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    1. Thanks Diane :-) I'm fairly happy with it myself - not bad for a first, right ;-P

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  5. Muskaan your doily looks amazing. Its tempting me to tat one. Also your pointers(advice) for designing are so useful. I look fwd to tat your doily pattern.

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    1. and I thought it wouldn't appeal to you, Usha, without dot picots ;-P
      Do I hear you volunteering to test-tat it or would you like to wait for the final pattern to be released ?

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    2. Hey Muskaan! I will tat your doily with normal picots for a change �� And surely tat with dot picots too. Haha馃榿

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    3. Usha, I'd love for you to have dot picots wherever you want !! More the merrier :-D

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  6. Thank you...
    Hat off! I think you're doing the hard part that is rationalising and teaching. Great to-do-list! I should print this beside notes from the online designing class. You rename the blog-post "10 ways to..." it would be perfect also for Mr.Google ;-)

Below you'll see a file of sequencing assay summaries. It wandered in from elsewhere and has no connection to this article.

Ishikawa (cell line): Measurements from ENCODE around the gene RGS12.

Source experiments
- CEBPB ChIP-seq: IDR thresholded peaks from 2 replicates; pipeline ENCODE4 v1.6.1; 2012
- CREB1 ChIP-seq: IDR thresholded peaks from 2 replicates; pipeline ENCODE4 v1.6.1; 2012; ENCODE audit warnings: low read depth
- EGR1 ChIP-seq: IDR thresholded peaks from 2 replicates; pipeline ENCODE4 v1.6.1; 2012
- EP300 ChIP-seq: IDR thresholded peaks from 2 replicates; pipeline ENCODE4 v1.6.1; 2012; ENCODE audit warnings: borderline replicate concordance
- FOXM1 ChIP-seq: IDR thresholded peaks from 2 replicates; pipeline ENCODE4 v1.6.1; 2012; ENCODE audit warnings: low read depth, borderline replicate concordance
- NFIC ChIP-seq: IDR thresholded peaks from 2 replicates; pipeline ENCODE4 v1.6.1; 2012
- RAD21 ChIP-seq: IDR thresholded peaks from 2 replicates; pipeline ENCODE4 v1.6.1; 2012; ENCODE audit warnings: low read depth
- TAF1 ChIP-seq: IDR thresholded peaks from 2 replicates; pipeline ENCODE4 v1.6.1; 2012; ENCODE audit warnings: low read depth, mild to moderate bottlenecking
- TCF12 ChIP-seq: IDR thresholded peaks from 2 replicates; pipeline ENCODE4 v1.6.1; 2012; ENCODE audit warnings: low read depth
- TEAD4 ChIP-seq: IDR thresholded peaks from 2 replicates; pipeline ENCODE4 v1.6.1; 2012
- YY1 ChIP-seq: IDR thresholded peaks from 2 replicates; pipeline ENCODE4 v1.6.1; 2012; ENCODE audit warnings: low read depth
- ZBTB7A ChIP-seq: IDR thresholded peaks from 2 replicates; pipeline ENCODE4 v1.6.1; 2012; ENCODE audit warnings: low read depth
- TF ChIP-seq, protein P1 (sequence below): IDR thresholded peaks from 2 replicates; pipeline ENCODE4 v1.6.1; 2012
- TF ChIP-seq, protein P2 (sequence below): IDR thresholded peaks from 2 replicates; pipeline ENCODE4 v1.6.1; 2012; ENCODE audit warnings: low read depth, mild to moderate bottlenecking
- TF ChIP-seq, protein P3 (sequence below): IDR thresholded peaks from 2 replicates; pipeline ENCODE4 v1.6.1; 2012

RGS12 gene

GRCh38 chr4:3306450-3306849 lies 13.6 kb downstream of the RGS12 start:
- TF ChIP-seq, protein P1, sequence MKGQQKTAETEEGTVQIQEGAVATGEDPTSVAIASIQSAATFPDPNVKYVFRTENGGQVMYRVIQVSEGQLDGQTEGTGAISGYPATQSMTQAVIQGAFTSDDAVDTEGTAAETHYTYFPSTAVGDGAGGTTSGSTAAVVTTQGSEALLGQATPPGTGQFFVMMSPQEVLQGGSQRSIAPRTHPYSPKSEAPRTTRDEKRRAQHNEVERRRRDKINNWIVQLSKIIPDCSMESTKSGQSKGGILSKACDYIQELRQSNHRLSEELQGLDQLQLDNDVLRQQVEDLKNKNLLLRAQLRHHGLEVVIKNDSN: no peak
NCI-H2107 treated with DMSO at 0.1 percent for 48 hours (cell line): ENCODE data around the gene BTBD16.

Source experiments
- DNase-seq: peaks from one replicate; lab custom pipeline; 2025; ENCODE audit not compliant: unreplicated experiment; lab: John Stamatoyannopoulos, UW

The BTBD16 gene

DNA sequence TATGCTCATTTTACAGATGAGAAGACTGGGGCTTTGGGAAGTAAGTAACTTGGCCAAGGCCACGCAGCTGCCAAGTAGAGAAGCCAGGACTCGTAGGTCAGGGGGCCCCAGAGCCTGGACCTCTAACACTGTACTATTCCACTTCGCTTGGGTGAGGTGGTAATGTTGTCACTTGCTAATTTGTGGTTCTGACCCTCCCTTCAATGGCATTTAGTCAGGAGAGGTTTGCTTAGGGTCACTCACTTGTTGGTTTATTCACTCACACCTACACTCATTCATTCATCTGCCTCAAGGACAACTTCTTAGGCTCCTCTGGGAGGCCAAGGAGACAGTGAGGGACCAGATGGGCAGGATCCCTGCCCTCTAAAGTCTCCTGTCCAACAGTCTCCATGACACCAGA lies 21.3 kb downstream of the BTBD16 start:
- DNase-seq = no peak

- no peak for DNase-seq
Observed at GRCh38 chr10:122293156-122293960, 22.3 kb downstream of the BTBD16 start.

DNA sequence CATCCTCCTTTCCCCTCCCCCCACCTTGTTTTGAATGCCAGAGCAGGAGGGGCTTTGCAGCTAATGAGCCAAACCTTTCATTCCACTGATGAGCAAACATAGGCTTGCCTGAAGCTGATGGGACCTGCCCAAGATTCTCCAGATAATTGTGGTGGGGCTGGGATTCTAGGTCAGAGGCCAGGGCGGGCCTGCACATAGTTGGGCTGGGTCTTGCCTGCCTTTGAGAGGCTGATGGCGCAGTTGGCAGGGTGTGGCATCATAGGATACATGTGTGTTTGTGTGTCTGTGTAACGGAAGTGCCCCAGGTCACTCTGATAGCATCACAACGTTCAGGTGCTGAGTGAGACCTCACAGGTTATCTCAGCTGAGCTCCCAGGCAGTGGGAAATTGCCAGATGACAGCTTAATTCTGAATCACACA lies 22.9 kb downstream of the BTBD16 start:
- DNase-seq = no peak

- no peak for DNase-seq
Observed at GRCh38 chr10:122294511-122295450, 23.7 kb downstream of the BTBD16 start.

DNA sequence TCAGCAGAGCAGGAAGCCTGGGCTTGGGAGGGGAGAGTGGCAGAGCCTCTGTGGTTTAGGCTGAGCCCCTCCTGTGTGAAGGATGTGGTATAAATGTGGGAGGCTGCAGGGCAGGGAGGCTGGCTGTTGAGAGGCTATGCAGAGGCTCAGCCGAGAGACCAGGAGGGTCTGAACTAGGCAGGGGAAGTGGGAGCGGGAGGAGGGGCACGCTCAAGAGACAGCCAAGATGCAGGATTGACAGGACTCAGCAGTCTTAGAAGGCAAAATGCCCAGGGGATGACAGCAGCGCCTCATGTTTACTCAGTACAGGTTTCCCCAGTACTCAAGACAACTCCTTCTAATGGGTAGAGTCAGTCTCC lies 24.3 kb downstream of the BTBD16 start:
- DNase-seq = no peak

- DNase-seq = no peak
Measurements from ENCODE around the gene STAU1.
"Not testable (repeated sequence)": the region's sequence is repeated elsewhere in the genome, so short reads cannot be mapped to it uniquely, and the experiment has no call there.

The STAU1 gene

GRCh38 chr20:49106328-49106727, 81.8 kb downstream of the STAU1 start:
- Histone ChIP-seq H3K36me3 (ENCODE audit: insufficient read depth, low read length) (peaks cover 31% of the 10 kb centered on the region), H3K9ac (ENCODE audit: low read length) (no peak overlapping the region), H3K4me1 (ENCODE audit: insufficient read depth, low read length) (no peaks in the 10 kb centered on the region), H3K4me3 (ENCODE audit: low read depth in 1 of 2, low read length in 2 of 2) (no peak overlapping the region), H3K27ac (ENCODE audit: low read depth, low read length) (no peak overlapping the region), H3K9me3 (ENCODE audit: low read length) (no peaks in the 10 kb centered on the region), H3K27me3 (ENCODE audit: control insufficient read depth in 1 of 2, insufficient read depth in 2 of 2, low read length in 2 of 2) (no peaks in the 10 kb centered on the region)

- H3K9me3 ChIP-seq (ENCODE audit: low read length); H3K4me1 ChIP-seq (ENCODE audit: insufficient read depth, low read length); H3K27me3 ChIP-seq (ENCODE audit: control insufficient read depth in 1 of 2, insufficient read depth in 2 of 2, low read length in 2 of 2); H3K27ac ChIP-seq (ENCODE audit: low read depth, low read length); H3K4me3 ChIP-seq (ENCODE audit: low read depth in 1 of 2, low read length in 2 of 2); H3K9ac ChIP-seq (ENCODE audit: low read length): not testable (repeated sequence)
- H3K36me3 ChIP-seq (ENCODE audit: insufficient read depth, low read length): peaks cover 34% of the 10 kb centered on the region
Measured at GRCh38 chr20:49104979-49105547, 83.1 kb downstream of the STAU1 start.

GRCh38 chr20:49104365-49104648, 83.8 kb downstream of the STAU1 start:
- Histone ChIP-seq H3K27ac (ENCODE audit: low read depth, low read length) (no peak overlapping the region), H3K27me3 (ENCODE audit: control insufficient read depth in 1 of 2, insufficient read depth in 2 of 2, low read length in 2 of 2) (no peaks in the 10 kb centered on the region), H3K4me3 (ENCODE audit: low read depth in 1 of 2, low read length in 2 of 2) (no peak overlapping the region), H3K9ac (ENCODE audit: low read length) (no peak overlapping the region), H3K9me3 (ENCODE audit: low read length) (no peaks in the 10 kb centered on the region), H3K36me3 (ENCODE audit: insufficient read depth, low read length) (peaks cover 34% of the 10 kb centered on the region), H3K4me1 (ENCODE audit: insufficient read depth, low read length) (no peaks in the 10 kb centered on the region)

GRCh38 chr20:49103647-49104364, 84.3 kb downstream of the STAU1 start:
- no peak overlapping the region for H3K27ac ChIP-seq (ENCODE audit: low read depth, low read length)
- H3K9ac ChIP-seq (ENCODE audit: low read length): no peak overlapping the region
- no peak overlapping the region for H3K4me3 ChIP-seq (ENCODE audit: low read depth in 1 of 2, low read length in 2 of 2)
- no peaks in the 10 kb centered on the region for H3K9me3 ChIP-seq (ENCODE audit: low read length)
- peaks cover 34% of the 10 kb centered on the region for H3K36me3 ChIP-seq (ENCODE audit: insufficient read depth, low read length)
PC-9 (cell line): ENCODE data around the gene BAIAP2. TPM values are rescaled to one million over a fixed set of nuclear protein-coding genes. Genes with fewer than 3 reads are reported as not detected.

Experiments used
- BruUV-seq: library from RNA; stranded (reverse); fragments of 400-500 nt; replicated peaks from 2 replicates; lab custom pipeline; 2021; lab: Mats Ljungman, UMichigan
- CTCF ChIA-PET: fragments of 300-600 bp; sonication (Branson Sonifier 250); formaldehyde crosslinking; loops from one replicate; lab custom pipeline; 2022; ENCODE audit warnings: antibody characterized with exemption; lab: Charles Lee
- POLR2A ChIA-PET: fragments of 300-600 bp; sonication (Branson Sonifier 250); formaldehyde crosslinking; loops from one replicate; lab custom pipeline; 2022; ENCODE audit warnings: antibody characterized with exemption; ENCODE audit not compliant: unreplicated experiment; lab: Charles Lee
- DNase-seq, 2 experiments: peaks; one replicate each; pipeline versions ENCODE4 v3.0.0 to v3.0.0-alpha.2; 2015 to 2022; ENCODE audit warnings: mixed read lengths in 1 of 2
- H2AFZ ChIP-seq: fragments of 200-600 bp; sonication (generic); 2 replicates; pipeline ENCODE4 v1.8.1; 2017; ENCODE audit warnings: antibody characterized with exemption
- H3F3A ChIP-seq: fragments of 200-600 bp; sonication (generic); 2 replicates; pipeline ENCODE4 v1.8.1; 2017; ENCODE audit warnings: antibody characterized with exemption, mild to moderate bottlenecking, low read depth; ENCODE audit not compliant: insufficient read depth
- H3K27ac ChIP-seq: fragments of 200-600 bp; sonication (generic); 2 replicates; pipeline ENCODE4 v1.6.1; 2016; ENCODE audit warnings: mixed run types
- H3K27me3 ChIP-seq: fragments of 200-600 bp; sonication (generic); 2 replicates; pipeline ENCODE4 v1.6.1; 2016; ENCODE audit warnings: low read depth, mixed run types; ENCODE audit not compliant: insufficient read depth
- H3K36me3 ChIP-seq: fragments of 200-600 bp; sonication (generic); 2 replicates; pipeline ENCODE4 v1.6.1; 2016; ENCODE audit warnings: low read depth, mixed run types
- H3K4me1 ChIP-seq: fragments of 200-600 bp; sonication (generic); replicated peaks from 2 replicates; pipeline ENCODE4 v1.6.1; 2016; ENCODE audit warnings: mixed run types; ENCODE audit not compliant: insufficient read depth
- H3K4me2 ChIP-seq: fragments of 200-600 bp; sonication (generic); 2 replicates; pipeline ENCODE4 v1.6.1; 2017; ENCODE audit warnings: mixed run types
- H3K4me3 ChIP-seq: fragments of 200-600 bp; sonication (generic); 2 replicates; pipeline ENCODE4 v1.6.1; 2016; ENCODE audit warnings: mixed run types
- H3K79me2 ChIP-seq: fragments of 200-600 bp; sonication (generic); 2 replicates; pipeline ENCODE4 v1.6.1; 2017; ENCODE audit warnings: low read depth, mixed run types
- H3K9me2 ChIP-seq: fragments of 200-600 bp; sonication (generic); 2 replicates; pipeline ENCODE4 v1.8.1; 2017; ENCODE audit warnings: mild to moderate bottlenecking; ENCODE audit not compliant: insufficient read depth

Yes, your other post listed in point 10 is great, now is time to decide if filling or spacing, repeat or not, etc. I'm looking forward to see what comes next! You're amazing!

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    1. omg, this is so sweet of you, Nin ! Coming from a crafter who can belt out fantastic doilies & lace at the drop of a hat means so much to me !
      Not to mention Jane's one-of-a-kind Under the African Sky doily.
      Sharon Briggs' tutorials, then Susan's Design Class definitely contributed to my learning.
      I like your idea of tricking Mr Google ;-P

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  7. What fun ,I wanted or sugested doing this but never got the foratude to follow through with a group to do a "round the world doily" so glad you have done this looks so fun and beautiful too馃槏

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    1. Carollyn, we can have a 'RRR' - resident round robin - some time in future ? Each does a round in turn and shares the pattern for that round so that others can be up to date ... No need for sending the doily & threads physically around the world !
      For now, I'm enjoying playing it by myself ;-P

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  8. Very good tips and interesting pattern :)

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  9. Glad you liked this, Anetta & Sue :-)
    Snipped off to re-tat from round 5 onward. Happier with it now.

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  10. I love the way, the dolly is developed.

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    1. Thanks Alka :-) I've completed it in 9 rounds for the present version. Will upload the trial pics soon.